23. A chair back adjustment mechanism as set forth in claim 22, wherein said over-centered spring arrangement includes:
means for resiliently urging said pawl out of engagement with said gear wheel when said toggle button is in the unlocked position.
24. A chair back adjustment mechanism as set forth in claim 23, wherein:
said gear wheel comprises a circular disc having a peripheral surface with a plurality of regularly spaced slots; and
said pawl includes an outwardly protruding dog shaped for close reception in one of said slots.
25. A chair back adjustment mechanism as set forth in claim 24, including:
a first bracket adapted for connection with said back, and having means for pivotally mounting an upper end of said spindle therein; and
a second bracket adapted for connection with a stationary control housing portion of said chair, and having means for pivotally mounting said housing therein, whereby during angular rotation of said back, said spindle and gear wheel remain in alignment.
26. A chair back adjustment mechanism as set forth in claim 25, wherein:
said spindle has a high helix thread to minimize the force required to adjust the angular position of said back.
27. A chair back adjustment mechanism as set forth in claim 26, wherein:
said pawl has one end thereof pivotally mounted in said second bracket at a first pivot point, with said dog positioned adjacent the other end of said pawl.
28. A chair back adjustment mechanism as set forth in claim 27, wherein:
said over-centered spring arrangement comprises a generally U-shaped wire spring, having one end pivotally mounted in said first bracket at a second pivot point, and the other end pivotally connected with the other end of said pawl at a third pivot point; said first, second and third pivot points being positioned for linear alignment when said pawl is in an intermediate position between said locked and unlocked positions.
29. A chair back adjustment mechanism as set forth in claim 28, wherein:
said toggle button is mounted on one end of a rod adapted for rotatable mounting in a seat support portion of said chair; said rod including a crank on which said one end of said link is rotatably mounted;
said pawl includes an arm portion extending from said first pivot point in a direction opposite said third pivot point; and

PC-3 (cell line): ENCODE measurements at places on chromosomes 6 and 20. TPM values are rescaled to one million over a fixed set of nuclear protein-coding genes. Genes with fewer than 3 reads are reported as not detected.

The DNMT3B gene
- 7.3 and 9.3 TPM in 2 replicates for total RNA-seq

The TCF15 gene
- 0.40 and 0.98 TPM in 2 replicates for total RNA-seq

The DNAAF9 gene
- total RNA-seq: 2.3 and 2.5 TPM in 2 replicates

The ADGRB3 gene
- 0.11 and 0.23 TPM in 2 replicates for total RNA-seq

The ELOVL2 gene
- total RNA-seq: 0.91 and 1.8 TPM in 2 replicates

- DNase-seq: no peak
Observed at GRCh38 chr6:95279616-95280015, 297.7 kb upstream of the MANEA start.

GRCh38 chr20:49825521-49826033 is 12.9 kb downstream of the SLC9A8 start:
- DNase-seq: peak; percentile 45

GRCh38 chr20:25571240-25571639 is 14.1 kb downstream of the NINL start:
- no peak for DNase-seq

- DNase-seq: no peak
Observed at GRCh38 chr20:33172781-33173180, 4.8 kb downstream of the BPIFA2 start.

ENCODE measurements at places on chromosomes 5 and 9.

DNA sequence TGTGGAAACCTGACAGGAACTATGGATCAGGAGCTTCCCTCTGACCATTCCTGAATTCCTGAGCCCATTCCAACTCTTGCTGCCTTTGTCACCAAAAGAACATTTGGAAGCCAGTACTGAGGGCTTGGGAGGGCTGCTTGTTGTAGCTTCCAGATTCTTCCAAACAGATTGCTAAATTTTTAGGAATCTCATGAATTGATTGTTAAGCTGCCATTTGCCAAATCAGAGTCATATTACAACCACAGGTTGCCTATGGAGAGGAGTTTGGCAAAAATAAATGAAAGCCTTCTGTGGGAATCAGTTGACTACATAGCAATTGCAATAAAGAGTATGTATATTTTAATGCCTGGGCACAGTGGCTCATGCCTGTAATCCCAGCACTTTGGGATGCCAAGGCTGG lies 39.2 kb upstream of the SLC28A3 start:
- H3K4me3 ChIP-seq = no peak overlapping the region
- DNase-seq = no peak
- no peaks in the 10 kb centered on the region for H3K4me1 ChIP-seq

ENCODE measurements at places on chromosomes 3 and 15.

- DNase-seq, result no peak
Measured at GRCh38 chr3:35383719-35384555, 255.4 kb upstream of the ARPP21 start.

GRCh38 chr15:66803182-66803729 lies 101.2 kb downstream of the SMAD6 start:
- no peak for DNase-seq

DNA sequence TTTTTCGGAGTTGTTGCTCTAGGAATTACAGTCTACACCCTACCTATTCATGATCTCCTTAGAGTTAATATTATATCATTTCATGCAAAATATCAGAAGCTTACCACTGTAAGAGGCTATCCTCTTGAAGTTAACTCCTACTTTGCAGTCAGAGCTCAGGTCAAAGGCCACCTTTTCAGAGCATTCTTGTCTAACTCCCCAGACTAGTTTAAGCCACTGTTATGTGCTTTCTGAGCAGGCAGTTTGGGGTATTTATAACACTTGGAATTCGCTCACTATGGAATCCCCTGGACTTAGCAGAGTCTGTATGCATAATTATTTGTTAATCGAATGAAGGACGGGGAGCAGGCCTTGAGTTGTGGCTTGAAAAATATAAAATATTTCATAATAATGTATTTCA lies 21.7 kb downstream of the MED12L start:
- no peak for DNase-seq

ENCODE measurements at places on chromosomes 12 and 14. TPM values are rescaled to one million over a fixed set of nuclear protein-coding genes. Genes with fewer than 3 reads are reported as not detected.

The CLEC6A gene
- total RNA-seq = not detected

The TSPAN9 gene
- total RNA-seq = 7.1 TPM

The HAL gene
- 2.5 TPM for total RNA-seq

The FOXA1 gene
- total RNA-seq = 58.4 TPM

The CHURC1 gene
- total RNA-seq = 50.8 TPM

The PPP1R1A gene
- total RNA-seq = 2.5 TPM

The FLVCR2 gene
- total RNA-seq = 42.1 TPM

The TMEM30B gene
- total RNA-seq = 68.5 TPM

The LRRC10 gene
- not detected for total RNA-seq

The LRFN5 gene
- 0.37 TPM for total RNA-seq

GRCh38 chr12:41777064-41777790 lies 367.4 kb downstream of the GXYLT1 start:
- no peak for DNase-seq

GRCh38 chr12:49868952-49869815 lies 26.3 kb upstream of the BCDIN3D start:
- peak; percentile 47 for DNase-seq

said link other end is pivotally connected with the arm portion of said pawl.
30. A chair back adjustment mechanism as set forth in claim 29, wherein:
said gear wheel includes a threaded sleeve in which said spindle is closely received, with an outwardly extending annular ring adjacent a lower end thereof shaped for reception in said housing;
said housing includes a pair of thrust bearings, which are retained therein, and positioned on either side of said ring to facilitate rotation of said sleeve in said housing.
31. A chair back adjustment mechanism as set forth in claim 30, wherein:
said slotted peripheral surface of said gear wheel is detachably connected with an upper end of said sleeve.
Description
BACKGROUND OF THE INVENTION

The present invention relates to tilt back chairs, and the like, and in particular to a variable back adjustor therefor.

Chairs with tilting backs are well known in the art, particularly in office furniture seating. A chair with an articulated back and seat control is disclosed in copending U.S. patent application Ser. No. 145,854, filed May 1, 1980, entitled SYNCHROTILT CHAIR CONTROL, which is commonly assigned to the present assignee, and is hereby incorporated by reference.

In the above-referenced chair control, the chair back can be locked only in either the fully upright position or the fully reclined position. It is quite advantageous to be able to lock the chair in a wide variety of different angular positions to accommodate various personnel and working environments.

Another problem encountered in the aforementioned chair control is that the articulated back and seat mechanism requires a very strong return spring to insure that the chair normally assumes a fully upright position. Hence, the force acting on the locking mechanism is rather high, thereby requiring a commensurately high force to shift the locking mechanism between the locked and unlocked positions. Although toggle button controllers have a very neat, sleek appearance, heretofore they have not been adapted to transmit substantial shifting forces to the locking mechanism, as are the long lever arrangements which are normally used to lock and unlock the chair back.